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Everything posted by aveschapinas

  1. But that's the fun of birding! If all the birds flew up to you, posed nicely in perfect light for several minutes until you had taken all the photos you want, and then tweeted their ID to your phone, would you honestly bother? LOL! The fun is in the search and the mental exercise of IDing the hard ones! (When I finally got to see some Ocellated Quail after several failed attempts, I just got to see them jumping up and flying away, but it was still a thrill to see them!)
  2. We have Great-Tailed Grackles here, so they have a longer, straighter bill and yellow eye, but otherwise this looks good for a No-Tailed (September) Grackle.
  3. I agree with Yellow Warbler. Another thing to look for is the yellow on the underside of the tail that goes all the way to the tip. (To clarify: the very tip is dark, but the rest of the underside of the tail is yellow.)
  4. I might be able to arrange a "Gag YOU" reaction...🤣🤣🤣
  5. Welcome to WhatBird! My first thought reading this is that, at least around here (Guatemala), the Great-Tailed Grackles all shed their tails in September and run around looking like scrawny little chickens. Behavior sounds similar too. Could it be some kind of grackle local there?
  6. I have the Sibley's east + west, the hands-down choice here for migrants until the new Peterson came out which includes migrants, and now Merlin has largely replaced the need for field guides. It's not very compact but it's good! But you could also check Merlin for other regions.
  7. Finches eat seeds and plant materials, so they should have no problem finding food without the feeders; they are an extra source of food. (Kind of like if the restaurants close you cook at home, you don't starve.) I'd definitely recommend following the instructions, and disinfecting the feeders while you're at it.
  8. Not all here do; but for example it's a different shape from Rivoli's, White-Eared don't have it (but they have the white "ear"). Most of the sabrewings don't have it, and a lot of the small hummers that can be confused with Rubies don't have it either.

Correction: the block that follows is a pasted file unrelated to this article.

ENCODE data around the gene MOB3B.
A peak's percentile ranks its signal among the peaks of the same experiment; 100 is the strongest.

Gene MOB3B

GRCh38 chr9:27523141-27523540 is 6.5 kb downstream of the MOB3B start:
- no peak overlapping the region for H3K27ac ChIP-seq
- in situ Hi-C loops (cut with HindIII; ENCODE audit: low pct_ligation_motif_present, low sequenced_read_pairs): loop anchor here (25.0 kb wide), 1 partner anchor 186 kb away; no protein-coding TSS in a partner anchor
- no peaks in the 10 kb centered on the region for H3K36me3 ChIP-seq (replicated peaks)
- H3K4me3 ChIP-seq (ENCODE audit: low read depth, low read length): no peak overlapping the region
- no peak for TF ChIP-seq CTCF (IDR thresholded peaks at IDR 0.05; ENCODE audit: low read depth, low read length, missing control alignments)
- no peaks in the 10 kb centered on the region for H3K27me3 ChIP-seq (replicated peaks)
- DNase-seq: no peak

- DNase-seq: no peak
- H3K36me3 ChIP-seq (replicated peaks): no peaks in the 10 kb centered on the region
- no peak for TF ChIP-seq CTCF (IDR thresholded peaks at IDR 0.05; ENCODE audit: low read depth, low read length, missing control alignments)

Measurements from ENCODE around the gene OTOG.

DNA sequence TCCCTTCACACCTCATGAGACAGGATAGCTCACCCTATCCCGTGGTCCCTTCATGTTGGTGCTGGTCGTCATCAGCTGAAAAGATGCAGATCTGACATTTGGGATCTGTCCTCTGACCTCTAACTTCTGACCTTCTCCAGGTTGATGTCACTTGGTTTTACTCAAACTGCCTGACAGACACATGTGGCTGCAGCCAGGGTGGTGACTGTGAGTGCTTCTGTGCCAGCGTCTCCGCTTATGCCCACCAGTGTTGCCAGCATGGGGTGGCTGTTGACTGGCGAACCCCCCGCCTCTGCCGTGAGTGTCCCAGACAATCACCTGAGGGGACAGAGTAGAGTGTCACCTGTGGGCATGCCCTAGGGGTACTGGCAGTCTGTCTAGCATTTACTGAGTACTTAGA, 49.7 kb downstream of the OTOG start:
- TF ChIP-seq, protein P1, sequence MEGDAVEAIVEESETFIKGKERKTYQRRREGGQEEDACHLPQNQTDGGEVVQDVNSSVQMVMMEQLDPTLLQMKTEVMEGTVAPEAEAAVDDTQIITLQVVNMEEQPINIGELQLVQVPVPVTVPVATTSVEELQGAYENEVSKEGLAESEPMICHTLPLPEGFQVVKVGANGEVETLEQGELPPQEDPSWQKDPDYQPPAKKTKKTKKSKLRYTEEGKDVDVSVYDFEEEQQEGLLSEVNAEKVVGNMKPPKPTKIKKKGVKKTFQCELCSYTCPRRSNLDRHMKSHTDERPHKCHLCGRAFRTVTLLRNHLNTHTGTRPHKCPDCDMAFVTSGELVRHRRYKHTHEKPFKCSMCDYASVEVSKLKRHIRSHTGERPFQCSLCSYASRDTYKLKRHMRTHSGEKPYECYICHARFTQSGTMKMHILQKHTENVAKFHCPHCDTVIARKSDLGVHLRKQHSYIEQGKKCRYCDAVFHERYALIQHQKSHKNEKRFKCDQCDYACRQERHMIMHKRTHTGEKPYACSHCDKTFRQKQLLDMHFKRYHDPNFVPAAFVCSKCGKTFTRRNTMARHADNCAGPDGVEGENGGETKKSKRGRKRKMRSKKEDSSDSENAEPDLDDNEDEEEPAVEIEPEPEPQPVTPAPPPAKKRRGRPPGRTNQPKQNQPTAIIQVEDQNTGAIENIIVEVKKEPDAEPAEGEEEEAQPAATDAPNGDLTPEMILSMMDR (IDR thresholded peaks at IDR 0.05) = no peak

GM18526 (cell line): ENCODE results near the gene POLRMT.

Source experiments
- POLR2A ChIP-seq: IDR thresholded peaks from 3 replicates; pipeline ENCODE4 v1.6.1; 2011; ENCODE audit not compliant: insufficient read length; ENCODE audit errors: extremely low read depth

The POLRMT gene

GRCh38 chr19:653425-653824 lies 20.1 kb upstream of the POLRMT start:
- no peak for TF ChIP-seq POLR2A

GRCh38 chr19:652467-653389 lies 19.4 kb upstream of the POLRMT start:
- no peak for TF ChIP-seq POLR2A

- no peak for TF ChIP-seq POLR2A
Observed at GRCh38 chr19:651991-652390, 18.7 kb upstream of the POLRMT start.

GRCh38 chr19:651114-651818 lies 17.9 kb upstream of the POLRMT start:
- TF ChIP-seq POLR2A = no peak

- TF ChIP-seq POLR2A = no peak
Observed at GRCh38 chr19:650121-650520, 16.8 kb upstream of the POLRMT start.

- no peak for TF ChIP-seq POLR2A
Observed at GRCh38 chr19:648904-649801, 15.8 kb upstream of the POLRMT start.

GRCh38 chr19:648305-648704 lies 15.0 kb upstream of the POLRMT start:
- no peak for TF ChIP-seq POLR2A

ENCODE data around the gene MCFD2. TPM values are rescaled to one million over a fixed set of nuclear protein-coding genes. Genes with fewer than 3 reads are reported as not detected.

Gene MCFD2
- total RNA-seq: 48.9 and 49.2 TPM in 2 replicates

9. Small white triangle behind the eye (opposite the beak). I see that on Ruby-Throated female and immatures.
  10. I'll just add that I have no experience with Calliope or Rufous, but this looks fine for a Ruby-Throated. I definitely see them with that amount of peach/buff on the flanks; I've seen some females with even more color and more warm peach than this bird shows. Tail spots, bill size and shape, and postocular spot all look good to me.
  11. I just pretended to start a checklist so I could read the guidelines; it says if you move less than 30 meters (which is almost 33 yards) it counts as stationary; so I guess for that park it would be traveling, but some others where I go sometimes are much smaller.
  12. Doesn't that depend on the size of the yard? I don't recall exactly what the measure is but you can move around in a certain area and it's still considered stationary. I just have doors, windows, and a small rooftop terrace, so my counts at home are always stationary. When I bird in a small one-block city park I count it as stationary, even though I walk around.
  13. Yeah, I do that once in a while, and count it as a full list. Otherwise I'll call it incidental.
  14. That's pretty much the way I feel about it. I occasionally do a full list from home (much more often when we were in quarantine, of course) and I will do an incidental for anything unusual; but I enjoy looking at birds far more than making eBird checklists.
  15. You could take a period of time each day (or as often as you want to) and do a complete count for that period. I think that would be better information for researchers than an incidental list at the end of the day.
  16. OK I was just going to say it's working for me. Let us know if it keeps happening.